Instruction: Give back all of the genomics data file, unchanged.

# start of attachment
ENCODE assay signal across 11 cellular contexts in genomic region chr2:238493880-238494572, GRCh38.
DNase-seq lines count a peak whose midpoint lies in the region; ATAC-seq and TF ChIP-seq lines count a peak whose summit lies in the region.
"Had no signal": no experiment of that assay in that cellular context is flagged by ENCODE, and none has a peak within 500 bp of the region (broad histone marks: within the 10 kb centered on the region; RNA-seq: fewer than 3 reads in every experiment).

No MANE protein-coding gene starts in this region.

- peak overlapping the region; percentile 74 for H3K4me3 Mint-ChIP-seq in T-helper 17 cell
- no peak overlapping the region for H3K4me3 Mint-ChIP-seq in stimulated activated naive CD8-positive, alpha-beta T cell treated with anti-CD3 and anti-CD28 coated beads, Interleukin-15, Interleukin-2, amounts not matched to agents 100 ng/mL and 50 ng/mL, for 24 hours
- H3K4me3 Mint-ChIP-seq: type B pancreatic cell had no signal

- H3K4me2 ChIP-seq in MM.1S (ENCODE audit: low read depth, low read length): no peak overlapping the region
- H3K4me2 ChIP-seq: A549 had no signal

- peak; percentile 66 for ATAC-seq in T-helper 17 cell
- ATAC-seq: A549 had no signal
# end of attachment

ENCODE assay signal across 11 cellular contexts in genomic region chr2:238493880-238494572, GRCh38.
DNase-seq lines count a peak whose midpoint lies in the region; ATAC-seq and TF ChIP-seq lines count a peak whose summit lies in the region.
"Had no signal": no experiment of that assay in that cellular context is flagged by ENCODE, and none has a peak within 500 bp of the region (broad histone marks: within the 10 kb centered on the region; RNA-seq: fewer than 3 reads in every experiment).

No MANE protein-coding gene starts in this region.

- peak overlapping the region; percentile 74 for H3K4me3 Mint-ChIP-seq in T-helper 17 cell
- no peak overlapping the region for H3K4me3 Mint-ChIP-seq in stimulated activated naive CD8-positive, alpha-beta T cell treated with anti-CD3 and anti-CD28 coated beads, Interleukin-15, Interleukin-2, amounts not matched to agents 100 ng/mL and 50 ng/mL, for 24 hours
- H3K4me3 Mint-ChIP-seq: type B pancreatic cell had no signal

- H3K4me2 ChIP-seq in MM.1S (ENCODE audit: low read depth, low read length): no peak overlapping the region
- H3K4me2 ChIP-seq: A549 had no signal

- peak; percentile 66 for ATAC-seq in T-helper 17 cell
- ATAC-seq: A549 had no signal